Use extension methods to let your enums hold the logic.

I often stumble upon code checking values on enumerations to determine the state of some object or rule. At best, this code is extracted and put in a helper or utils class of some sort. Don’t! Use extension methods instead. It let’s you provide a name for the condition (rule) that you are checking, and it put’s it together with the enumeration.

Example
Lets say I have an enumeration with storage providers. Each provider might be able to store data virtually, hence I need the possibility of determining if it’s capable of this.

[Serializable]
public enum StorageProviders
{
    LuceneIo = 0,
    LuceneVirtual = 1
}

public static class StorageProvidersExtensions
{
    public static bool IsVirtual(this StorageProviders provider)
    {
        return provider == StorageProviders.LuceneVirtual;
    }
}

I can now act on the enumeration value it self.

...connectionInfo.ProviderType.IsVirtual()...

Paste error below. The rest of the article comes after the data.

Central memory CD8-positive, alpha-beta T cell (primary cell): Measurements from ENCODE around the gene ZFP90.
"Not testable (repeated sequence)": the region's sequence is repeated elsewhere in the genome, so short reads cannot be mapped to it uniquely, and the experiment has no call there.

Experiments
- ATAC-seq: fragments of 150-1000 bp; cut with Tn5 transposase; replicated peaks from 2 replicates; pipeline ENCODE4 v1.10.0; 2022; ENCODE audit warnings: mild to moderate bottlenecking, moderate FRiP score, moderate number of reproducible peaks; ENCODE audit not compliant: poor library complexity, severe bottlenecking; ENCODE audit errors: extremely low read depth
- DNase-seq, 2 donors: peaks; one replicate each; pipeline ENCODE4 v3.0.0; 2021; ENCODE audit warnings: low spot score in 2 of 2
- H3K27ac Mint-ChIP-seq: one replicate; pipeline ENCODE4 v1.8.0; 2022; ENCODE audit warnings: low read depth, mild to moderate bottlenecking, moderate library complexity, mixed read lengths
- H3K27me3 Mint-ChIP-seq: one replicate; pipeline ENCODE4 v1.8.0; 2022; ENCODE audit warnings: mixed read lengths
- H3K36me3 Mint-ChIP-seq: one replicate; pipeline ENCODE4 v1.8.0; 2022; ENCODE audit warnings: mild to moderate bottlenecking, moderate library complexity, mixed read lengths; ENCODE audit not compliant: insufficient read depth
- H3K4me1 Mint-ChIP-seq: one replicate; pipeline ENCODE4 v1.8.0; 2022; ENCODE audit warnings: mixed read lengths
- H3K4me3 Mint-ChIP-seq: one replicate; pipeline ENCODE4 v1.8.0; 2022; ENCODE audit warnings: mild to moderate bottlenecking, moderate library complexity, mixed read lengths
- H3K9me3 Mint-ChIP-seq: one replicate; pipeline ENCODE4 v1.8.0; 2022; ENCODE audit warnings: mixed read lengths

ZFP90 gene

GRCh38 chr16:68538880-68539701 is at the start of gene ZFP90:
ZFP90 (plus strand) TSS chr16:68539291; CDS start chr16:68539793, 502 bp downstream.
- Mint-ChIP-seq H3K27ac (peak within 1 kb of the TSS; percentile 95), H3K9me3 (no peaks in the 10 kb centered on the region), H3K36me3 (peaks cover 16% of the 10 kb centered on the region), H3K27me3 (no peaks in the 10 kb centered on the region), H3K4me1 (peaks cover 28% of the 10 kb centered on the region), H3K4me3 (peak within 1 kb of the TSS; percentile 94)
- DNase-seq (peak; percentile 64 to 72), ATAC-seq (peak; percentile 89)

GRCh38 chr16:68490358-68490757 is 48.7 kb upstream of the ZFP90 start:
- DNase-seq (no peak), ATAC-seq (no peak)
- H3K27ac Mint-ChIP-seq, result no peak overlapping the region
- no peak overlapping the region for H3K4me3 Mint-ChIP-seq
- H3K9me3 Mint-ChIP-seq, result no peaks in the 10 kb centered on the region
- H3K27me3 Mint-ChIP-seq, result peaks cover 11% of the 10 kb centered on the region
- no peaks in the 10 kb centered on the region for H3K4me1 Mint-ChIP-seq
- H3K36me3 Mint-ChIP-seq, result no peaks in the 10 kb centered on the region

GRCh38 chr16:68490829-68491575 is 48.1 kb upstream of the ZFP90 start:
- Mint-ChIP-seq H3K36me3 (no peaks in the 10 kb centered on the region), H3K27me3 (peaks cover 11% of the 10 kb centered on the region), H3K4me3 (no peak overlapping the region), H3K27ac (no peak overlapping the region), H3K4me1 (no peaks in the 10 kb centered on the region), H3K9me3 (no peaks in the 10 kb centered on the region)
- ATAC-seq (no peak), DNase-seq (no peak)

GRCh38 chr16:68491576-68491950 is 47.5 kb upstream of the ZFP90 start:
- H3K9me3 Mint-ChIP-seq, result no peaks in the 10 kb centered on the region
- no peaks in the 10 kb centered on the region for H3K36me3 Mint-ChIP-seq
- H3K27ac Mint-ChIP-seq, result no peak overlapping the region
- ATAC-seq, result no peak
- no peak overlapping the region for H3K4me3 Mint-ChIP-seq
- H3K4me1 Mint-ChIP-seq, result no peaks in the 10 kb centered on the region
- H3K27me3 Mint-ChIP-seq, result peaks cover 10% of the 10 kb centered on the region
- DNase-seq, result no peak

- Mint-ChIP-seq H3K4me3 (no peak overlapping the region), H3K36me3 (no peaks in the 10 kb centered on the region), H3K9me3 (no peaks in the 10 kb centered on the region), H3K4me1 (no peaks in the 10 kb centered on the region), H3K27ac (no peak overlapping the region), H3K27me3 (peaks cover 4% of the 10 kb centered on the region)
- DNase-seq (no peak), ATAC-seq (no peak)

//Daniel

Does code have to be Localized for achieving a “Ubiquitous Language”?

Recently I have encountered C# code containing names found in the business that the applications maps to. So far so good except that the names of objects, methods, properties, functions etc. were written in Swedish and of course with special characters like “Å, Ä, Ö”

My question is “Does code has to be localized for achieving an Ubiquitous Language?

In my eyes the answer is “No”, even if the corporate language in the business is Swedish, I think that the code should be written in English. Why? Well…for starters: You lose internationalization. What if developers that doesn’t understand Swedish have to work with and understand the code? Another downside is that English and Swedish will be tangled up and even if it’s a Swedish developer that reads the code he/she will probably feel confused since the “normal” language used when writing software is English. So finding e.g. Swedish verbs for functions etc. will be confusing. And for me “Confusion is the result of unclear intent of the code”.

Personally I would go with 100% English, even if we get terms that doesn’t match the Swedish counterpart to 100%, yes it will require more of the developer whom will have to have two versions of the domain-model in their mind, but rather that than unclear code. And finally to answer my question, I don’t think that the localization of the code affects the degree of how Ubiquitous Language you have achieved. What affects this is how well the structure of the domain-model maps to the business.

//Daniel